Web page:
Tuesday, August 02, 2005

Two New Blogs

Chris Leonard who edits the Elsevier journals in theoretical computer science has started a weblog Computing Chris. He plans to address some of the concerns of the community to commercial publishers and Elsevier in particular. Feel free to suggest topics to Chris.

Jeff and Suresh point to David Eppstein's new weblog 0xDE. Eppstein always had a number of fun and useful stuff on his website including a catalog of the complexity various games and puzzles.


  1. I wonder if this guy's blog is just going to be a constant source of infuriating propaganda.

    "So as things stand, there is no good reason to stop printing journals."

    NO good reason? Couldn't you at least humor us and say that there's at least one?

    "It is interesting to speculate what kind of business model this may usher-in too. Since there is no printed journal, annual subscription prices to a journal are not as applicable as they once were and maybe we will see new kind of licensing models?"

    Maybe we will see your company crumble into the ruins of no-longer-serves-a-purposeness?
    I'm just speculating.

  2. Elsevier has been a grossly exploitive steward for our community. They combine the worst of opaque and monopolistic pricing strategies with aggressive copyright policy. STOC finally abandoned JCSS (an Elsevier publication) for precisely these reasons.

    Of course, they are not to blame---we are! They have absolutely no incentive to change their practices so long as our libraries continue to pay their high prices and we continue to send them our best work. When you next consider where to publish the hard-won flowers of your research, select a society journal (SIAM, ACM, IEEE) or Theory of Computing, which actually has no cash flow and leaves the copyright with the author.

  3. While the blame does fall largely on our shoulders, we should still hold Elsevier accountable for their treatment of the community.

    It seems that a good first step would be to start a public web page on which we (the members of the CS/TCS community) could pledge to no longer submit our papers to Elsevier and to no longer referee for their journals. Hopefully this would create a sense of solidarity that encourages others to follow. What do people think about this (given, for instance, that many of our friends are editors for these journals)?

  4. Blaming Elsevier for problems in scholarly communication is a bit like blaming Detroit for American gasoline consumption. Yes, they share some culpability. But (a) Elsevier is entitled to maximize profit. (b) The real problem is structural; it is not as simple as evil companies vs the public good. And (c) there are practical solutions that have made an enormous difference in certain areas.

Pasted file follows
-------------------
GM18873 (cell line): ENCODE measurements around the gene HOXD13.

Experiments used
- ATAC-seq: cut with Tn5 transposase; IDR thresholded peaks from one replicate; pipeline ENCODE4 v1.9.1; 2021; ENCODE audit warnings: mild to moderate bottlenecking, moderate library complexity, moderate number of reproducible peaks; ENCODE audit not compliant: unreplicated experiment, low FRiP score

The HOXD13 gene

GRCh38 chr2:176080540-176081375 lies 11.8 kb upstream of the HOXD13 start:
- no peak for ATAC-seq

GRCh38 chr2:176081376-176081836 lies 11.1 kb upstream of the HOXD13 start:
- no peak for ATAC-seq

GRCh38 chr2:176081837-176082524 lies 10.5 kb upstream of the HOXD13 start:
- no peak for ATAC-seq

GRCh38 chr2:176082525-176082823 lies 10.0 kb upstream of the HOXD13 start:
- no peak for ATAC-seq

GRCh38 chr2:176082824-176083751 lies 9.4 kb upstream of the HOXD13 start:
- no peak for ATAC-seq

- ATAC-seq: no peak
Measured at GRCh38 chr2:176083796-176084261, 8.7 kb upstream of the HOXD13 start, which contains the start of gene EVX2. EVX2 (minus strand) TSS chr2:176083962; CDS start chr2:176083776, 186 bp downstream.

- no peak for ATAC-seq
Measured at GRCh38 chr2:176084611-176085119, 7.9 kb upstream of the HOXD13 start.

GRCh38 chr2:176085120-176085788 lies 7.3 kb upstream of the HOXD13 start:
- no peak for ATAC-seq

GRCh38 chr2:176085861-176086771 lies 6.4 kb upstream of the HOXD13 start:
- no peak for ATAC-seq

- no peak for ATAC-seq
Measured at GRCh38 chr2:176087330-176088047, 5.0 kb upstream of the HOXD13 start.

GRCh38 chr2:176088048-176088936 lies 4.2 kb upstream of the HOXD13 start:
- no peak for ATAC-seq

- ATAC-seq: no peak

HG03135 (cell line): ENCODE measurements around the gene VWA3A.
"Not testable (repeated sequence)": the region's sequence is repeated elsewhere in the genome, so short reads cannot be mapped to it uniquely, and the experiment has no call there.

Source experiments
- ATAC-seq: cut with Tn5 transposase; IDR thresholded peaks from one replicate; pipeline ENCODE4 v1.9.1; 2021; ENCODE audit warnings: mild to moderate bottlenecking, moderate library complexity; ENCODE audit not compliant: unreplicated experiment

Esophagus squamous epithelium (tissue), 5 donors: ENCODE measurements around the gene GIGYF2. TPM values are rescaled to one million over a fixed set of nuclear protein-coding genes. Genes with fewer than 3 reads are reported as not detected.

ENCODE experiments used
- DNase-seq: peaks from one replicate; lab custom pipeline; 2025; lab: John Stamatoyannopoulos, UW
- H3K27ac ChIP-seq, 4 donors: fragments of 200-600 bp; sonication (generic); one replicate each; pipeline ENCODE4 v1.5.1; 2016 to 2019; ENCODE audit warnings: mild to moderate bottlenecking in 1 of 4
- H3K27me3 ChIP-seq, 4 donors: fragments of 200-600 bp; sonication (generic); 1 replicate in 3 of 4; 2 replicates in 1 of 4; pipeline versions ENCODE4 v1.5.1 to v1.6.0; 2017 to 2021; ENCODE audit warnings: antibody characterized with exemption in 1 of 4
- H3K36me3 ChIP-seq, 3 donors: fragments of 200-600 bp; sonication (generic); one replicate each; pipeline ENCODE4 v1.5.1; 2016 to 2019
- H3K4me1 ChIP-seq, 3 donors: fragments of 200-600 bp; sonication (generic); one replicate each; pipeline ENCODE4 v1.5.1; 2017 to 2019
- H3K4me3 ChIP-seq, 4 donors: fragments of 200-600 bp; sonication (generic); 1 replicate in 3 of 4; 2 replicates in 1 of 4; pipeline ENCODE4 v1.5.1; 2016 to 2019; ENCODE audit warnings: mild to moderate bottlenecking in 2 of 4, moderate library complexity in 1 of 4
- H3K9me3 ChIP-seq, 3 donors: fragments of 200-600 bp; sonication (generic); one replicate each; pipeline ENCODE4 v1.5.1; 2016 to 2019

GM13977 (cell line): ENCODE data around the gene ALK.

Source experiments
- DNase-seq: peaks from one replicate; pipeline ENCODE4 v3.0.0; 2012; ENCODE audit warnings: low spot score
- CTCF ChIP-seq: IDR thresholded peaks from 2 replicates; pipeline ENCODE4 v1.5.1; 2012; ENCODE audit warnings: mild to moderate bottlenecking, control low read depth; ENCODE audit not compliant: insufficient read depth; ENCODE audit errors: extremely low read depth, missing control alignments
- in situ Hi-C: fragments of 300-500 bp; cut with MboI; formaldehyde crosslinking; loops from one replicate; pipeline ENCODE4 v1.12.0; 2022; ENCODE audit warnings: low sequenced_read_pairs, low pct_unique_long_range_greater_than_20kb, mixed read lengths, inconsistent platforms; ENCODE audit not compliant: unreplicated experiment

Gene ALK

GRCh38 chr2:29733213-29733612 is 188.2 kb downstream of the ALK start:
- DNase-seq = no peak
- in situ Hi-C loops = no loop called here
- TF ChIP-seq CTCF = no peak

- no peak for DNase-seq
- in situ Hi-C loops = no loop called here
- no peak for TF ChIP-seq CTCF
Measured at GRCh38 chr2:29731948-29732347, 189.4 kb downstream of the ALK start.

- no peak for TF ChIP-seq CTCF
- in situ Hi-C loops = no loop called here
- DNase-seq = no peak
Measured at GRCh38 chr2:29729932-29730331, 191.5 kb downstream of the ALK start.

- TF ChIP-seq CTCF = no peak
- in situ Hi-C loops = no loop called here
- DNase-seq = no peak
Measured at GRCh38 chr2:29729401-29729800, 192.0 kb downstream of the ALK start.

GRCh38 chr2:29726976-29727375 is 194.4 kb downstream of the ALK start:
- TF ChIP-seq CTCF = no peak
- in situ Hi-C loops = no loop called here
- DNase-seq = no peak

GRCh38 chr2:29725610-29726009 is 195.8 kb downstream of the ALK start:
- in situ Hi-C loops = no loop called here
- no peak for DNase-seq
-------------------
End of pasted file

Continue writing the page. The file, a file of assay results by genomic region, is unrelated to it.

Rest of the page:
I am one of many supporters of the arXiv. In most of physics and in much of mathematics, it is the foundation of the new structure of serious scholarly communication. It is not by any means a perfect or complete solution, but it is pretty good. It works well enough that many people in its most invested areas, for example in quantum computation, are too bored with Elsevier to criticize it.

    The real question in these areas is how to build the next level on top of the arXiv. I discuss this in an arXiv article, math.HO/0210144.

    Computer science, or at the very least CS theory, could have been where physics and math are today. There are couple of legacy reasons that explain why it isn't. One of them is ECCC, which is an honorable but Lilliputian alternative to the arXiv. It would be a big step forward if ECCC and the arXiv shared papers. This may seem like a heavy-handed proposal when there are networked emulations of paper sharing like CiteSeer and Google Scholar. However, the arXiv is as much a work of social engineering as a technical success (as is ECCC, on a smaller scale). CiteSeer is a much weaker solution in this regard.

  5. First of all, people should--without question--submit to _both_ ECCC and the arXiv. (In fact, I would prefer that ECCC act as a "complexity theory" front end.)

    I can't really speak to physics, but I don't think you will find any serious mathematician submitting to the arXiv and not to a refereed journal as well, thus this doesn't really solve the problem with respect to Elsevier (and, to a lesser extent, Springer). For instance, Elsevier still hosts the special issues at other theory conferences (e.g. ICALP/TCS).

    The argument that "Elsevier is entitled to maximize profit," when left unqualified, doesn't make too much sense. At what cost, and to what ends? This kind of justification makes it easier to not see them as essentially a parasite on the public good, which makes it easier to justify cooperation with them in the future. The reasons that we have not seen mass-exodus from these publications escapes me. Is it only because we are so entrenched?

    I leave you with this quote from the "Computing Chris" (Elsevier editor) blog:

    "It saves some money, but not a lot. The majority of the costs associated with producing STM articles comes from supporting the editorial process, typesetting (in XML in our case) and maintaining servers where the information resides. Printing and mailing are minimal extra costs compared to this."